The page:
The Very Angry Day That Amy Didn't Have by Lawrence E. Shapiro. Publishing Company is Childswork/Childsplay. The book is for Grades 1-3 (ages 6-8) and can be purchased at www.amazon.com.

       

      Monster Boy by Christine Winn and David Walsh. Publishing Company is Fairview Press. The book is for Grades 1-4 (ages 6-9) and can be purchased at www.amazon.com.

       

      When Sophie Gets Angry - Really, Really Angry by Molly Bang. Publishing Company is Scholastic Inc. The book is for Grades PreK-2 (ages 4-7) and can be purchased at www.scholastic.com.

       

      Andrew's Angry Words by Dorothea Lachner. Publishing Company is North-South Books Inc. Book is for Grades K-2 (ages 5-7) and can be purchased at www.amazon.com.

       

      Don't Rant and Rave on Wednesdays!: The Children's Anger-Control Book by Adolph Moser. Publishing Company is Landmark Editions, Inc. Book is for Grades PreK-3 (ages 4-8) and can be purchased at www.amazon.com.

       

      Everytime I Blow My Top I Lose My Head! A Kid's Guide to Keeping Cool Under Stress by Laura Slap-Shelton and Lawrence E. Shapiro. Publishing Company is Landmark Editions, Inc. Book is for Grades 2-6 (ages 7-11) and can be purchased at www.barnesandnoble.com.

       

      How to Take the Grrrr Out of Anger by Elizabeth Verdick and Majorie Lisovskis. Publishing Company is Free Spirit Publishing. Book is for Grades 2-6 (ages 7-11) and can be purchased at www.amazon.com.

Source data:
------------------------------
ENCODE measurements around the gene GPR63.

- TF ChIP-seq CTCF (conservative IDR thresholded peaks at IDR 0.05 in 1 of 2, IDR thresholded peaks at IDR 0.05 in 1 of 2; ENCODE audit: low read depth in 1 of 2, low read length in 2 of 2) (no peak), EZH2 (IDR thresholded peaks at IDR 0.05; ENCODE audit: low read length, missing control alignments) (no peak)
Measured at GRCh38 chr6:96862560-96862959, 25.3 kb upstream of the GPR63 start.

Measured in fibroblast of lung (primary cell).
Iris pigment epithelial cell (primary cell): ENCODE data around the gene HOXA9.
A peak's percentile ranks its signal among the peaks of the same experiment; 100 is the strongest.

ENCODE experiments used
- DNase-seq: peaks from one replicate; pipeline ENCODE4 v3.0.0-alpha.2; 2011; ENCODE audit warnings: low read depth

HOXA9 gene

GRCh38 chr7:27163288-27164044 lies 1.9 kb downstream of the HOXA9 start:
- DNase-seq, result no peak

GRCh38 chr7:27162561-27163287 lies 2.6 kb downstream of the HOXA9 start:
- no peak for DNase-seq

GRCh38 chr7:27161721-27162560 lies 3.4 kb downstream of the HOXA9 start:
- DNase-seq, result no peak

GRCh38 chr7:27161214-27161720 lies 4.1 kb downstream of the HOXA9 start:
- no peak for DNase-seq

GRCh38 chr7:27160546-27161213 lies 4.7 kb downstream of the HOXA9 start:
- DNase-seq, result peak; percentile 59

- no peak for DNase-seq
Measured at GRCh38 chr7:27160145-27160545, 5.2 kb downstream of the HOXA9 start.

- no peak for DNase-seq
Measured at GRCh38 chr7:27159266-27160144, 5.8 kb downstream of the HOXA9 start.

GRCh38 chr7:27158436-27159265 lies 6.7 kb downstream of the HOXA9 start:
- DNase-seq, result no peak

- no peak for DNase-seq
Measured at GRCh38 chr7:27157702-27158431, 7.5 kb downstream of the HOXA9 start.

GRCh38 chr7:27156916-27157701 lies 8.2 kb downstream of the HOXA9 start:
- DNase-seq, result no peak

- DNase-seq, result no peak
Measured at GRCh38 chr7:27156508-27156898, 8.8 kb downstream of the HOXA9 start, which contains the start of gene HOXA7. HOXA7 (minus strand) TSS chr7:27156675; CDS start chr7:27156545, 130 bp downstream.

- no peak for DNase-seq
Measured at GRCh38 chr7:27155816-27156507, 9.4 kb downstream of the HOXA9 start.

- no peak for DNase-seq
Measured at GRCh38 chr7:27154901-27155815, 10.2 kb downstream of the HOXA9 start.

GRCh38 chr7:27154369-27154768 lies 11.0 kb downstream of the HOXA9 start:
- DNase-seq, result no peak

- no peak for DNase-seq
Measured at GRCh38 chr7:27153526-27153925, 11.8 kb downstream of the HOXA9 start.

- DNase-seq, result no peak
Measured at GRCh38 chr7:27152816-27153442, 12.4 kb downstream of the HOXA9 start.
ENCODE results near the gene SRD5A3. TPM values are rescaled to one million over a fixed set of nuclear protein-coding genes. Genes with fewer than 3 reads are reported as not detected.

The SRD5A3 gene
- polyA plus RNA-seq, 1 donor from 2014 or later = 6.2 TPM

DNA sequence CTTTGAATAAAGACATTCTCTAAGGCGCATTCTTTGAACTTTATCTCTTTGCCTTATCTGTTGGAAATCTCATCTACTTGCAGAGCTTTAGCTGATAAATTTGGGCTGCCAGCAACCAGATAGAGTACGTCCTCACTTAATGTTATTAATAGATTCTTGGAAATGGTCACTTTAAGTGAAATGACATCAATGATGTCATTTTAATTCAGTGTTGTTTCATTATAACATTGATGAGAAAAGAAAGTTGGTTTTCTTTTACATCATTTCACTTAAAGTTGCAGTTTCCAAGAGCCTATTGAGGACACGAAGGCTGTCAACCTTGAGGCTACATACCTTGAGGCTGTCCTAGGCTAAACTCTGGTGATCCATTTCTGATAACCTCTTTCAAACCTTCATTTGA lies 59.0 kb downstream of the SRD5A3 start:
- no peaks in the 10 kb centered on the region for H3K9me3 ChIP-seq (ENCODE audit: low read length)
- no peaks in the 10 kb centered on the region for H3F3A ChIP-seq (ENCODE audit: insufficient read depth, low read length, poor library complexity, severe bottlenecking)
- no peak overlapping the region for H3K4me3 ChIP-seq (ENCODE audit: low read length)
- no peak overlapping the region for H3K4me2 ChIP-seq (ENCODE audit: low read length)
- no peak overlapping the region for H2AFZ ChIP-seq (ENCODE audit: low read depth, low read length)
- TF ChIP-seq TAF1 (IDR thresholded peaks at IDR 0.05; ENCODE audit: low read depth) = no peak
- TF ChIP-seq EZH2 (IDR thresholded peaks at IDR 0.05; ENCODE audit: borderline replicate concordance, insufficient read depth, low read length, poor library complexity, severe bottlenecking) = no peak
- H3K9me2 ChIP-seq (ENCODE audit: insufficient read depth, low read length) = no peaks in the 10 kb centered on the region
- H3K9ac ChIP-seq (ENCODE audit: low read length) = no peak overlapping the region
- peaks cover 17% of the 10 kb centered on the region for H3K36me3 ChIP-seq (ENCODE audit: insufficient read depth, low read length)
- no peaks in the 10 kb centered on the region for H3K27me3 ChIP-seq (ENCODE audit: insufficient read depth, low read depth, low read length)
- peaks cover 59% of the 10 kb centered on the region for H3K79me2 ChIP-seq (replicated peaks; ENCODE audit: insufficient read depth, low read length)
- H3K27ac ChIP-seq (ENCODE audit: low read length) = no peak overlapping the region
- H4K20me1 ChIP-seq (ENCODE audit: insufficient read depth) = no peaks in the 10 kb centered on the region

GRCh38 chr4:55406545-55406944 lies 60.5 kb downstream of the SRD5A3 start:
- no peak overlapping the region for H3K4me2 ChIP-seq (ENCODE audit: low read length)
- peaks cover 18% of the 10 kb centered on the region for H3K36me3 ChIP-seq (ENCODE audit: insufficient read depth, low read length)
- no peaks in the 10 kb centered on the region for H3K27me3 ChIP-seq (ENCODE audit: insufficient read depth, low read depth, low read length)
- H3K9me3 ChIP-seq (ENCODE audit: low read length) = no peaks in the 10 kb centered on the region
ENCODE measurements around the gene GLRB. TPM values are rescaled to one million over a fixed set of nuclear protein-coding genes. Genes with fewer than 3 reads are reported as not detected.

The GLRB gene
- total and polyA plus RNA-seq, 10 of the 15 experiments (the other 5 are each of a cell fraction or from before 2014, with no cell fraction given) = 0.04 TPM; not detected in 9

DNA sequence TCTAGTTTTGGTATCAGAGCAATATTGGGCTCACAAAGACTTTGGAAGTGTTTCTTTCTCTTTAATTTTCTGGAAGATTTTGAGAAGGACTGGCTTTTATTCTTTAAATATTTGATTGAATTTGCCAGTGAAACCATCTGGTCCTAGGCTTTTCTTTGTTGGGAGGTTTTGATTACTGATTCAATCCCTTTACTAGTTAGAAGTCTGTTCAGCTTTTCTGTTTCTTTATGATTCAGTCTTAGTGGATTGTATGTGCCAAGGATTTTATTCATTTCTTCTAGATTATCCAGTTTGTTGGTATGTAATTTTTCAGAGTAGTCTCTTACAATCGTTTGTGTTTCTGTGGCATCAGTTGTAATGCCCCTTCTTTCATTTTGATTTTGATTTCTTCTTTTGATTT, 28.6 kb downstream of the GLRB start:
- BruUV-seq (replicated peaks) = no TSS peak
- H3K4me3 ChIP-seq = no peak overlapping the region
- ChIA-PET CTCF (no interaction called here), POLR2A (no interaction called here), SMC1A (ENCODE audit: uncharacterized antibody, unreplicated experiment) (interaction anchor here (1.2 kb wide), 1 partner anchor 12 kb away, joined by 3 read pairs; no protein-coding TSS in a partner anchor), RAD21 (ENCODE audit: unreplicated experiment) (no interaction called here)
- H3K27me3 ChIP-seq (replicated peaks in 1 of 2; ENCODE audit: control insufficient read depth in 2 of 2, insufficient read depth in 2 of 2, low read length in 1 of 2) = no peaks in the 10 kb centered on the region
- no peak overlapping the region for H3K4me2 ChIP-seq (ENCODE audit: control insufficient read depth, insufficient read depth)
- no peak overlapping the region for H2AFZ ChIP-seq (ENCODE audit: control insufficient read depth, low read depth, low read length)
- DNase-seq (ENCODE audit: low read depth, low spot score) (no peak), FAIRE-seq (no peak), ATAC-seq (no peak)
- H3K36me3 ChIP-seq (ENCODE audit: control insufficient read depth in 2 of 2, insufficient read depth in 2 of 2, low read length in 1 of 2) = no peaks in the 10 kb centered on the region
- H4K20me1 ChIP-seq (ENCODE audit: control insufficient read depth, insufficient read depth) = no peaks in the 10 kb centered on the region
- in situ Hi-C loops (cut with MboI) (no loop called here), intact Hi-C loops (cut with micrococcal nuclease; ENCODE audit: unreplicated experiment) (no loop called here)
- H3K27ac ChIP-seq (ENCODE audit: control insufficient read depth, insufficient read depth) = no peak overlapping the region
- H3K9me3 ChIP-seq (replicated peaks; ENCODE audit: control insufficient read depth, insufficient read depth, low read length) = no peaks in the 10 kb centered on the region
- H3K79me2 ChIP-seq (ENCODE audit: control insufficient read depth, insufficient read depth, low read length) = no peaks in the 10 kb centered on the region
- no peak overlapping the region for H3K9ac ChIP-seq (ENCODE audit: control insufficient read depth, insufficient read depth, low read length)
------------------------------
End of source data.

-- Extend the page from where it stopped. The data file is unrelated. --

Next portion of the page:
Special Needs

      Taking Seizure Disorders to School: A Story About Epilepsy by Kim Gosselin. Publishing Company is JayJo Books, LLC. The book is for Grades K-4 (ages 5-9) and can be purchased at www.amazon.com.

       

      Taking Diabetes to School by Kim Gosselin. Publishing Company is JayJo Books, LLC. The book is for Grades K-4 (ages 5-9) and can be purchased at www.amazon.com.

       

      Taking Asthma to School by Kim Gosselin. Publishing Company is JayJo Books, LLC. The book is for Grades K-4 (ages 5-9) and can be purchased at www.amazon.com.

       

      Taking Food Allergies to School by Ellen Weiner. Publishing Company is JayJo Books, LLC. The book is for Grades K-4 (ages 5-9) and can be purchased at www.amazon.com.

       

      Taking Cerebral Palsy To School by Mary Elizabeth Anderson. Publishing Company is JayJo Books, LLC. The book is for Grades K-4 (ages 5-9) and can be purchased at www.amazon.com.

       

       

      Self-Esteem

      Don't Feed the Monster on Tuesdays!: The Children's Self-Esteem Book by Adolph Moser. Publishing Company is Landmark Editions. The book is for Grades K-4 (ages 5-9) and can be purchased at www.amazon.com.

       

      A Duck So Small by Elisabeth Holstein and A.H. Benjamin. Publishing Company is Little Tiger. The book is for Grades K-2 (ages 5-7) and can be purchased at www.amazon.com.